Sex, crickets and videotape

Cameras focus on insects singing, mating and fighting in the wild to see whether lab science has gotten it right

View a video of a male cricket’s calling songs

TOGETHERNESS CAUGHT ON CAMERA: An extensive field study of the mating habits of crickets deployed 64 security cameras to capture the goings-on. Here, a male field cricket (left) mates by remote action with a female (right) outside his burrow. He has attached a light brown sperm packet to the end of her abdomen, and while he stands ready to chase away rivals, the packet pulses and delivers sperm. Image courtesy of T. Tregenza and R. Rodríguez-Mu±oz

Thanks to a kind of science reality show, evolutionary biologists are getting a reality check. The day-to-day lives of field crickets, captured on 250,000 hours of surveillance footage, are providing a glimpse into how well studies in the lab match up with life in the wild.

Much of indoor science proved applicable outdoors, but there were surprises, including a more complicated view of how the number of mates relates to the number of offspring, according to the first report on the project, appearing in the June 4 Science.

Biologists have long studied crickets in labs to test ideas about mate choice and other aspects of evolution. To take those questions into the wild, researchers deployed 64 security cameras with motion detectors and infrared sensitivity to monitor flightless field crickets (species Gryllus campestris) day and night in a meadow in northern Spain for the 2006 breeding season. Rolando Rodríguez-Mu±oz of the University of Exeter’s campus in Penryn, England, watched every hour of the take. He managed by viewing video from multiple cameras at the same time and speeding through stretches where nothing relevant happened.

One of the surprises, says study coauthor Tom Tregenza , also at Penryn, was that dominant males, which routinely trounce other males in fights, have relatively modest love lives. Lab studies had shown that females prefer a dominant scent to the whiff of routine losers, and also that dominant males can monopolize females by chasing off rivals. Despite such advantages, the dominant males in the meadow had only about half the number of mates during the breeding season that the routine losers did.

Yet in a further twist, the dominant males apparently compensated for their relatively low number of mating partners and ended up with plentiful surviving offspring. “Just having a lot of mates isn’t the whole story,” Tregenza says.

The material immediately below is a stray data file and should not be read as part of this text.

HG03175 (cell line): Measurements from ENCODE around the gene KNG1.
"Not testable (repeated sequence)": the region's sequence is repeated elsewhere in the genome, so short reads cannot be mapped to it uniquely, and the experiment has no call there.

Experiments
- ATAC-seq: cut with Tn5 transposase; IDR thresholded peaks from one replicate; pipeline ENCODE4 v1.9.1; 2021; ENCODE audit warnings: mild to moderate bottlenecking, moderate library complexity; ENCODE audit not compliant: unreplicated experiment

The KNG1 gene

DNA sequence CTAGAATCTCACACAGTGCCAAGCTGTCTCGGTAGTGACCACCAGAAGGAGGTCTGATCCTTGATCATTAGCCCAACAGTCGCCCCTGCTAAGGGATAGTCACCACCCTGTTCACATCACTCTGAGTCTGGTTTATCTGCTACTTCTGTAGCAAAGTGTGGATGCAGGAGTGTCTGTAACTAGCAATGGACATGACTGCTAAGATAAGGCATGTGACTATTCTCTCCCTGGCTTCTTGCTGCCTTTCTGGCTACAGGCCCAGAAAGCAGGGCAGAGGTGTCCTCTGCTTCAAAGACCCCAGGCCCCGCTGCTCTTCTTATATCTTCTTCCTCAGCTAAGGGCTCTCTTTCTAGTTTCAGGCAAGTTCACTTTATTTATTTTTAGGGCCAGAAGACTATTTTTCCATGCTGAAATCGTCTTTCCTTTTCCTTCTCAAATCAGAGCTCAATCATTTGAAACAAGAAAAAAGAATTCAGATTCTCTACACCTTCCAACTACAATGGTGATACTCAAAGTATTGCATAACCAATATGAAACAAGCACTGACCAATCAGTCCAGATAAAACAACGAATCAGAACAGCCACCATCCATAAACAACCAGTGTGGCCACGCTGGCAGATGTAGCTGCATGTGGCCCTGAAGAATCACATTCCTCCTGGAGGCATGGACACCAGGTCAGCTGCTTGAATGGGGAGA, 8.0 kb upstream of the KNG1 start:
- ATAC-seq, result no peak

Researchers also found that males that sang more ended up with more offspring, as expected from lab work, but that relationship held only for smaller males. Large male crickets in the meadow attracted females about equally well regardless of how much the males sang.

Even with all the singing and flirting and fighting, reproduction proved an iffy business. Among 77 females in the meadow, more than 40 left no surviving offspring. Fewer than 10 managed to leave even one.

Just looking at the beginning of the process, plenty of crickets of both sexes failed to mate even once (on camera at least). “For a male, perhaps understandable, but what did these females do wrong?” muses Hanna Kokko, currently a visiting fellow at the Australian National University in Canberra, who was not involved in the study.

One prediction that did prove true in the meadow was the fundamental expectation that males typically vary more than females in the number of offspring they produce. The cricket study provides the first confirmation of this principle in wild invertebrates, Tregenza says.

Animal behaviorist Ann V. Hedrick  of the University of California, Davis, who studies a different cricket species, says that the video project “has provided us with extremely valuable information that really hasn’t been possible to collect before.”

Crickets, fruit flies and other small, easy-to-wrangle invertebrates tend to dominate lab studies of sexual and natural selection. In contrast, bigger animals such as deer and meerkats are the most common subjects of long-term field studies. But “you can’t have a lab full of red deer,” Tregenza says. The new study attempts to bring together the two research traditions.

“Crickets live more interesting lives than meerkats,” Tregenza says, and he would love an invertebrate answer to the actual science reality show Meerkat Manor. There might be something about the eye of the beholder, he admits, but “Meerkats, watch out!”

CRICKETS ON FILM from Science News on Vimeo.

Using 64 infrared-sensitive, motion-detecting video cameras, researchers kept watch over all the cricket burrows in a meadow day and night. The researchers also tagged all adult crickets in the population and recorded the male’s calling songs. The University of Exeter team used the captured footage to study mating, fighting and other behaviors, and then looked at the number of offspring each adult cricket produced. The project was designed to see how natural selection and sexual selection theories developed from experimental studies of crickets in the lab play out in the wild.

Video credit: Video file © Science/AAAS

Susan Milius is the life sciences writer, covering organismal biology and evolution, and has a special passion for plants, fungi and invertebrates. She studied biology and English literature.

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